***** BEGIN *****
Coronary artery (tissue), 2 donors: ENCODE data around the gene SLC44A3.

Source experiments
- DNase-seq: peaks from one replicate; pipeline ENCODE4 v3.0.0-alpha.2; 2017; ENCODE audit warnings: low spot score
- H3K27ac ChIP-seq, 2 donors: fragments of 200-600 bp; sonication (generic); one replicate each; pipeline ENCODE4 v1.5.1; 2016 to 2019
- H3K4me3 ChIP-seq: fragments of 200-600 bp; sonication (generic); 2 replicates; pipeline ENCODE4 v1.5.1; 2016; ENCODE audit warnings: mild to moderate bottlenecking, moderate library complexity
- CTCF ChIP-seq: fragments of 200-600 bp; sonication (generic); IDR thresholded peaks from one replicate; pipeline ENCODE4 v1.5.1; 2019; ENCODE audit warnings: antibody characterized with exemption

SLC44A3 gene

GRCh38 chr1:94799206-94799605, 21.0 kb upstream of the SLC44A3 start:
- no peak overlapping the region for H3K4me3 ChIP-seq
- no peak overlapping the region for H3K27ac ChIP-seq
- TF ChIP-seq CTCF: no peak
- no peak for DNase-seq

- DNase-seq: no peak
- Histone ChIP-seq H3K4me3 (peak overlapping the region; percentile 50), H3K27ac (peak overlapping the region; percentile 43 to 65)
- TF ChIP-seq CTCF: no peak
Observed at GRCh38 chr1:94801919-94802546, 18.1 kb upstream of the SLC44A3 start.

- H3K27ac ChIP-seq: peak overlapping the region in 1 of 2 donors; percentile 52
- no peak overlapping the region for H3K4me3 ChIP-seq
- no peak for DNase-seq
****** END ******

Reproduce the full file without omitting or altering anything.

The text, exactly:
Coronary artery (tissue), 2 donors: ENCODE data around the gene SLC44A3.

Source experiments
- DNase-seq: peaks from one replicate; pipeline ENCODE4 v3.0.0-alpha.2; 2017; ENCODE audit warnings: low spot score
- H3K27ac ChIP-seq, 2 donors: fragments of 200-600 bp; sonication (generic); one replicate each; pipeline ENCODE4 v1.5.1; 2016 to 2019
- H3K4me3 ChIP-seq: fragments of 200-600 bp; sonication (generic); 2 replicates; pipeline ENCODE4 v1.5.1; 2016; ENCODE audit warnings: mild to moderate bottlenecking, moderate library complexity
- CTCF ChIP-seq: fragments of 200-600 bp; sonication (generic); IDR thresholded peaks from one replicate; pipeline ENCODE4 v1.5.1; 2019; ENCODE audit warnings: antibody characterized with exemption

SLC44A3 gene

GRCh38 chr1:94799206-94799605, 21.0 kb upstream of the SLC44A3 start:
- no peak overlapping the region for H3K4me3 ChIP-seq
- no peak overlapping the region for H3K27ac ChIP-seq
- TF ChIP-seq CTCF: no peak
- no peak for DNase-seq

- DNase-seq: no peak
- Histone ChIP-seq H3K4me3 (peak overlapping the region; percentile 50), H3K27ac (peak overlapping the region; percentile 43 to 65)
- TF ChIP-seq CTCF: no peak
Observed at GRCh38 chr1:94801919-94802546, 18.1 kb upstream of the SLC44A3 start.

- H3K27ac ChIP-seq: peak overlapping the region in 1 of 2 donors; percentile 52
- no peak overlapping the region for H3K4me3 ChIP-seq
- no peak for DNase-seq